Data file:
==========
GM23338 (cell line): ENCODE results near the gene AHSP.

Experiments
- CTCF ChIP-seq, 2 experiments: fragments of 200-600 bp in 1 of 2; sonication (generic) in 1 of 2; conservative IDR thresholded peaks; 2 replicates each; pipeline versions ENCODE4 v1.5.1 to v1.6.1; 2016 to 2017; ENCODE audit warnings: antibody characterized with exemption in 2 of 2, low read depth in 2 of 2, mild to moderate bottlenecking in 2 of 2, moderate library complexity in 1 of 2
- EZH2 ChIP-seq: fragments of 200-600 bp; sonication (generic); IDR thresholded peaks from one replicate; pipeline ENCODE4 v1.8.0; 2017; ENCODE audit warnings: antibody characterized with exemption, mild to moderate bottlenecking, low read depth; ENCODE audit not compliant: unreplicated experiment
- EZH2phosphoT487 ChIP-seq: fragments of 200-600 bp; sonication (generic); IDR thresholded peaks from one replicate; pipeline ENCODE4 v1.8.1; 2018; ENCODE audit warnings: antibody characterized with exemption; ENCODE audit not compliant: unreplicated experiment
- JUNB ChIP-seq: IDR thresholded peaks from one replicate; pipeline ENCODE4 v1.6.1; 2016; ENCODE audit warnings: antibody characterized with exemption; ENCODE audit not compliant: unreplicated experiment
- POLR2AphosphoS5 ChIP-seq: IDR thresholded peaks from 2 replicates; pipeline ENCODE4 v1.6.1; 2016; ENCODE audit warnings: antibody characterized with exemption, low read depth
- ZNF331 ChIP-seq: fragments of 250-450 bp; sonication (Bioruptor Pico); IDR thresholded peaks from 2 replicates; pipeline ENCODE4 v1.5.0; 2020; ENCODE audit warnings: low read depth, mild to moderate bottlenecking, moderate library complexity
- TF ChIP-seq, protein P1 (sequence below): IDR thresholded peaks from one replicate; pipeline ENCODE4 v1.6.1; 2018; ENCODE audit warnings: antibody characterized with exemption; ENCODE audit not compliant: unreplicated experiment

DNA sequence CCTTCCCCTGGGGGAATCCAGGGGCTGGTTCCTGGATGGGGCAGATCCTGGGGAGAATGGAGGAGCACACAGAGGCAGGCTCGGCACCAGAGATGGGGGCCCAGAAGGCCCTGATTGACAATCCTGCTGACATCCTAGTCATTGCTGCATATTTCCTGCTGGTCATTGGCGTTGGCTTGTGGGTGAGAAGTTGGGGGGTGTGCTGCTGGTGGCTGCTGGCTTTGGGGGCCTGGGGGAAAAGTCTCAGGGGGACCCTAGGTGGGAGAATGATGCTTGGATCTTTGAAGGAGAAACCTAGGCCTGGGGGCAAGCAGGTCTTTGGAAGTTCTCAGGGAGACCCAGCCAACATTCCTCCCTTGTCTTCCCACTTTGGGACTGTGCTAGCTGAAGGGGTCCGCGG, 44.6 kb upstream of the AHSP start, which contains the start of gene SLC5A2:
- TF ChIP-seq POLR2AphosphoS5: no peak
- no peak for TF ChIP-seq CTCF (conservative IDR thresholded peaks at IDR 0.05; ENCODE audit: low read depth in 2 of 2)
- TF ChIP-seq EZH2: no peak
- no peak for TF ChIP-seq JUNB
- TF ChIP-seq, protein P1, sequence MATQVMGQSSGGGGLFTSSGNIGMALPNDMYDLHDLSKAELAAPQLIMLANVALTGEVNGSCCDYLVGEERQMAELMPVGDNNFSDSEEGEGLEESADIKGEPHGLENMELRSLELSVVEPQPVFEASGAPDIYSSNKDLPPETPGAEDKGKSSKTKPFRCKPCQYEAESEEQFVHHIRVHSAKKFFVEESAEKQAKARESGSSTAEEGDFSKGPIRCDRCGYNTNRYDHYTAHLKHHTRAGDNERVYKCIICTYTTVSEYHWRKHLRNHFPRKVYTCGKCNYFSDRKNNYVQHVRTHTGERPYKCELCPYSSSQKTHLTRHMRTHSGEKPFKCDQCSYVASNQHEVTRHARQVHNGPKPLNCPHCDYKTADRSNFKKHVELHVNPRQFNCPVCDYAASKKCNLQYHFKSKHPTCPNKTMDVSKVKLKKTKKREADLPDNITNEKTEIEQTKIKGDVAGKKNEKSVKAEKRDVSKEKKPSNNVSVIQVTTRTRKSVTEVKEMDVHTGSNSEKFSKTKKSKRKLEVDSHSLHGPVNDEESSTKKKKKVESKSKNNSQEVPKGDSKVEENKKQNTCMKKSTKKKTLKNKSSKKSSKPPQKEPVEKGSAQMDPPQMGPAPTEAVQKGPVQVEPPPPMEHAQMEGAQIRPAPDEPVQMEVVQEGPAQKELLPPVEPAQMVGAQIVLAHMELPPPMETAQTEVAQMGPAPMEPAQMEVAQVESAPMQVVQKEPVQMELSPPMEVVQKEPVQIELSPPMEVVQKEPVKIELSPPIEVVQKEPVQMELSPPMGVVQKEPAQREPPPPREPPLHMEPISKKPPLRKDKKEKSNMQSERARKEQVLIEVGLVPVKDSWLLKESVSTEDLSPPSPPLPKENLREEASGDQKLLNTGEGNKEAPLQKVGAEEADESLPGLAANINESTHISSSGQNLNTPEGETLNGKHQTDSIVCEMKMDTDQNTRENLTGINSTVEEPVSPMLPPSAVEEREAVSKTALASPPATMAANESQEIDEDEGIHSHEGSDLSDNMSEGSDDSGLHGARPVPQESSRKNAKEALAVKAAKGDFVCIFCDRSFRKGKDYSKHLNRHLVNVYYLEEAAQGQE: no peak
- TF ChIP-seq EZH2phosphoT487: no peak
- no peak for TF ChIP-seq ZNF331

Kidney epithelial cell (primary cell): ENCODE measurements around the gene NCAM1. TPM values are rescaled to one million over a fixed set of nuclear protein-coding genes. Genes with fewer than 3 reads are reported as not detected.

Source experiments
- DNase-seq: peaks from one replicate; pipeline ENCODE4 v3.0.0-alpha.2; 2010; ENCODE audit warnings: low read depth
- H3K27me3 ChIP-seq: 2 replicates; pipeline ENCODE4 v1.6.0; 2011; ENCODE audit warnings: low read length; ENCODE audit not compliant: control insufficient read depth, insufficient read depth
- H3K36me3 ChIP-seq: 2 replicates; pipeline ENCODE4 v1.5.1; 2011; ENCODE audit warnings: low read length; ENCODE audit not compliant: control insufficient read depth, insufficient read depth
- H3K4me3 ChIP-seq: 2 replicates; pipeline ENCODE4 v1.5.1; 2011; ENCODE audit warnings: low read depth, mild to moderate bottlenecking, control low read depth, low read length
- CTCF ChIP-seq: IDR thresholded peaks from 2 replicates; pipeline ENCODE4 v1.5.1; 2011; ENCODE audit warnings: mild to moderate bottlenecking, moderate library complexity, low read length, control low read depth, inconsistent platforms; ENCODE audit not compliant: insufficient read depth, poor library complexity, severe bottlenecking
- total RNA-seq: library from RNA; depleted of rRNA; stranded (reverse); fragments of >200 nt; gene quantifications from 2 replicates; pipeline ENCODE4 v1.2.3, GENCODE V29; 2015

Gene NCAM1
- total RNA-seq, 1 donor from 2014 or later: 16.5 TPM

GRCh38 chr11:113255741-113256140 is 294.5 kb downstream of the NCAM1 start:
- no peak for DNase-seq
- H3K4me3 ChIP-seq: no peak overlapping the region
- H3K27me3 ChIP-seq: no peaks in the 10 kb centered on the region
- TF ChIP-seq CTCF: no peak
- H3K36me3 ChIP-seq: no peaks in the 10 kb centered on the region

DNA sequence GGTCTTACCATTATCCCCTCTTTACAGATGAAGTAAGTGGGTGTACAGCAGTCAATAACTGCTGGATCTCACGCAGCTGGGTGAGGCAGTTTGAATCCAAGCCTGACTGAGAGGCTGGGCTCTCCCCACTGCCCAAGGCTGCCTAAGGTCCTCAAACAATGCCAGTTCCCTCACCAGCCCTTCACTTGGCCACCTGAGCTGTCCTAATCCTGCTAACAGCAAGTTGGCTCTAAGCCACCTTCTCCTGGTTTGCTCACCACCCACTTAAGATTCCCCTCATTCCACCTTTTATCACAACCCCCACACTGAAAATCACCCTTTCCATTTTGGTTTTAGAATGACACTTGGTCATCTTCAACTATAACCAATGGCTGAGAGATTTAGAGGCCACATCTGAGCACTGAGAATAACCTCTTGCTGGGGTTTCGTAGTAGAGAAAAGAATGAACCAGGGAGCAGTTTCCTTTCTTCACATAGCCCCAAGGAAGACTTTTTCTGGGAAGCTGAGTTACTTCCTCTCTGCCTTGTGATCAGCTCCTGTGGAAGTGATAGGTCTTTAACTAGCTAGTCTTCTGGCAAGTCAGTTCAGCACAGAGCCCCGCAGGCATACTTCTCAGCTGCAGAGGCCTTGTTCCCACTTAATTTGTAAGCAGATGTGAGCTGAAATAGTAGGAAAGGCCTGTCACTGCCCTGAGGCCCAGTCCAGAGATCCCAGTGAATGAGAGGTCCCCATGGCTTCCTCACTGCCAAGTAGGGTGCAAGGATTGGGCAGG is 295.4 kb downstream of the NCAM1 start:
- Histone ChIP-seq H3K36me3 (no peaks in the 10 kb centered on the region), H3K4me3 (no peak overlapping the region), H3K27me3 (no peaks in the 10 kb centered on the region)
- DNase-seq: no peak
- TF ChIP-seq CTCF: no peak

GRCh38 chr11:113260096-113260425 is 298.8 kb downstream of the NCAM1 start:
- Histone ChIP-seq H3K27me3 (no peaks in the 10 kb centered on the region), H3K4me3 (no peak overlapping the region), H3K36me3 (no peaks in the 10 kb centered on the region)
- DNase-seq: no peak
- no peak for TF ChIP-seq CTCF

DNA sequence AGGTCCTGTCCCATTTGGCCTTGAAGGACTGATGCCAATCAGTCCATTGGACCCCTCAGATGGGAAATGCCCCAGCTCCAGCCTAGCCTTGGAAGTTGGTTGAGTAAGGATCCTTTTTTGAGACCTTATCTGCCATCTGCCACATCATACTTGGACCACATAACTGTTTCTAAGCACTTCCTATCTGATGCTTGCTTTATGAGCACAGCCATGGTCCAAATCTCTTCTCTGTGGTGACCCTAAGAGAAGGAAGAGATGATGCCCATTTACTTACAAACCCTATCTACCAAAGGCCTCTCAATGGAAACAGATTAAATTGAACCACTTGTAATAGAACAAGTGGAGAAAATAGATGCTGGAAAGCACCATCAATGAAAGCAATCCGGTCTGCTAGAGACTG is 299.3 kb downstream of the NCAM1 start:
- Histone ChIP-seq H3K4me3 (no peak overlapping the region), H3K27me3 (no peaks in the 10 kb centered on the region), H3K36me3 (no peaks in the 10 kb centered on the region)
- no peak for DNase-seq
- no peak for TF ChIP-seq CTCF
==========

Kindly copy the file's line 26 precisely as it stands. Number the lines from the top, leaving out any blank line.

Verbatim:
Gene NCAM1